• Historic City of Toledo

Visit: 10th/11th December 2016


Toledo was the last WHS of my Portugal/Spain trip in December 2016. After touring Alcalá de Henares on my own I met Natalie at Madrid’s airport and the next morning we caught a coach from Spain’s current capital to its former one.

Toledo is a hilltop medieval city that bears witness (as so often in Iberian World Heritage Sites) to the meeting of cultures – successively the Romans, Visigoths, Moors and Christians, with Jews also present pretty much throughout.


The city’s cathedral, above, was for a long time the centre of Spanish Catholicism. As the Protestant Reformation swept Europe in the 16th century the Catholic authorities sought to retain believers by commissioning artists to paint vivid scenes from the life of Christ. One of the most famous of those artists today was the travelling Greek painter known as El Greco. He lived in Toledo for 38 years and left a legacy of paintings that justify a visit on their own. El Greco is known for his use of shimmering bold colours that seem to burst out of the canvas, combining elements of Byzantine art with Western painting. In the El Greco museum there is a collection of Jesus and the 12 Apostles which I found really impressive.



Toledo is defended on three sides by the Tajo river, much as Durham is by the Wear. We reached our hotel from the bus station by walking up the hill’s steep approach and then went out for lunch. Here follows a top tip: if you ever visit Toledo and enjoy informal but excellent dining, go to the newly-opened Mercado de San Agustín. It is a five-storey food court where you can choose from a range of options and get some really delicious tapas-style Spanish food. We enjoyed it so much we ate there twice. It was similar to the Time Out Market in Lisbon, where we had a great time in March 2015.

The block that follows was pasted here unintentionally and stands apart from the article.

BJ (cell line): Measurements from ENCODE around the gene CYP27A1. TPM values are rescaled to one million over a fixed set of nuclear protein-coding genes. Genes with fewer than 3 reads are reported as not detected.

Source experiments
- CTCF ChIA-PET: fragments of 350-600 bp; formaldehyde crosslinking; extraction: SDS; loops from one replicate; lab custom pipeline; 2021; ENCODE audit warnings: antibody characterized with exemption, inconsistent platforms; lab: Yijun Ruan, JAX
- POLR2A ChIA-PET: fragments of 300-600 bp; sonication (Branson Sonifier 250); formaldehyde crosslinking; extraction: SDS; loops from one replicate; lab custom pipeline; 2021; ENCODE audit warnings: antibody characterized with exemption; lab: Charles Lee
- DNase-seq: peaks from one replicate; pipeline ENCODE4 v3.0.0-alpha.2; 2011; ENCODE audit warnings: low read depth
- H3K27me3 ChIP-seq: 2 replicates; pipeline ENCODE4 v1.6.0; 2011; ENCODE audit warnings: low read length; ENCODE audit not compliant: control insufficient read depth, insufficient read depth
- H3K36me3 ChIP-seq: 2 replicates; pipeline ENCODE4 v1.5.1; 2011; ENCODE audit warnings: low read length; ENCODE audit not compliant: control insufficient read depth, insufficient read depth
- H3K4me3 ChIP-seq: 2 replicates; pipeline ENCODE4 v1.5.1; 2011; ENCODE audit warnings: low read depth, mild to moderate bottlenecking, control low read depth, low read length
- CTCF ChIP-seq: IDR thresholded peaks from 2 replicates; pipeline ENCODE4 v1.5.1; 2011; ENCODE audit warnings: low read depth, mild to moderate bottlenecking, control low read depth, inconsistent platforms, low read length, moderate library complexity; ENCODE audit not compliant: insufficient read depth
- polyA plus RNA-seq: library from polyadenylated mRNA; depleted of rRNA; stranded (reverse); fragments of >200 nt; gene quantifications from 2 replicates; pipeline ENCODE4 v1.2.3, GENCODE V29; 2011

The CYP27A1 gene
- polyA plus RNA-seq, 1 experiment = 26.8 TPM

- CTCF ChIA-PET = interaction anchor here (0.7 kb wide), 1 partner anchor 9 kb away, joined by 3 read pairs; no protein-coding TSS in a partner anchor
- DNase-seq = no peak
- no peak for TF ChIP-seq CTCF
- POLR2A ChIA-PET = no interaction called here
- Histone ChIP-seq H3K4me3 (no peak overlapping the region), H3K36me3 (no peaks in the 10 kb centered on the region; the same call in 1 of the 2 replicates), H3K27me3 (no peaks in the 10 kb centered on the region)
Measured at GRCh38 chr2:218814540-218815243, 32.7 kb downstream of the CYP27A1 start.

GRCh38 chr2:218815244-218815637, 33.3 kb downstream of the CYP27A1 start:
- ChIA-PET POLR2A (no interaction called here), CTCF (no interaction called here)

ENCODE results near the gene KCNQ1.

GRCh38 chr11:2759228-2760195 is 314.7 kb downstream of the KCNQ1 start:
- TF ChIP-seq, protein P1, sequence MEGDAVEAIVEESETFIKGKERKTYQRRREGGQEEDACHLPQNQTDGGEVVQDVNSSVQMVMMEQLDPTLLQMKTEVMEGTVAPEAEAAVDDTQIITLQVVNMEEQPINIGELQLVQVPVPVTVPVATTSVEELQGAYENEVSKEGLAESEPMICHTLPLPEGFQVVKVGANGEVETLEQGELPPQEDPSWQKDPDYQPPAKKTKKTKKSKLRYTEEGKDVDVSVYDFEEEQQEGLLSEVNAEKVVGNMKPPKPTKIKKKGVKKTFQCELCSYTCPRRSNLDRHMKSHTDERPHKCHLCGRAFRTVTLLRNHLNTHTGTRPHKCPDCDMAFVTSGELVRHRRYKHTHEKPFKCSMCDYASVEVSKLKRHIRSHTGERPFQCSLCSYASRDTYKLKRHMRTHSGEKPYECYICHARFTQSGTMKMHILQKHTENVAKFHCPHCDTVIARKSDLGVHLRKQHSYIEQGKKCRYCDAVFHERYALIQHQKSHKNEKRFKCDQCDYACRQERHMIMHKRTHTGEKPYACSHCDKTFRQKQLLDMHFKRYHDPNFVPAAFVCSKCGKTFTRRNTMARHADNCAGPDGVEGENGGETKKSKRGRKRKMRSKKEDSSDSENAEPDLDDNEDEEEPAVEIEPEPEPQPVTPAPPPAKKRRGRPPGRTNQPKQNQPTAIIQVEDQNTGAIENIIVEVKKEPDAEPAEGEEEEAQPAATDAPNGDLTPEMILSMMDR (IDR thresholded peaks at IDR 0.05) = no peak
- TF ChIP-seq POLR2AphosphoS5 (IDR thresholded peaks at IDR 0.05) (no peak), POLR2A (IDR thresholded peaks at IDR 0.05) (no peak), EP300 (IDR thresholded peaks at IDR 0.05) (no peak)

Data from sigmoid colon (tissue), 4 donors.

Toledo is a maze of narrow alleyways – like Venice without the canals. Local vendors play on the city’s medieval past of course, meaning disconcertingly many shops are packed to the gunwales with swords and daggers for sale. On Sunday morning the weather had changed from the blue skies in the picture of the cathedral, above, to a total white-out caused by thick fog. We set off for a walk to the Jewish quarter and the city’s other cathedral.


Natalie and I realised then that neither of us had ever been in a synagogue. We have been in plenty of churches and the occasional mosque (in my case only in Istanbul), but never a Jewish place of worship. So we took the opportunity to have a look around a former synagogue that is no longer in use here in Toledo.


I liked all the columns and the gold, but it did lack some atmosphere due its not being in active use. Hopefully we’ll get to see a working synagogue eventually.

And that was really the end of the visit. We caught our coach back to Madrid and then the Metro to Barajas airport. My 10 day trip to Portugal and Spain that had begun with the laurel forests of Madeira had come to an end, with a respectable 8 World Heritage Sites visited. I only have a few more to visit in Portugal (in the north and in the Azores), but plenty left to do in Spain, which is a real gold mine. This trip saw me cross the 100 mark (I think that was at the Monastery of Batalha in Portugal), putting my total after Toledo at 104. With 1,052 in the world at the time of writing, that’s just another 948 to go!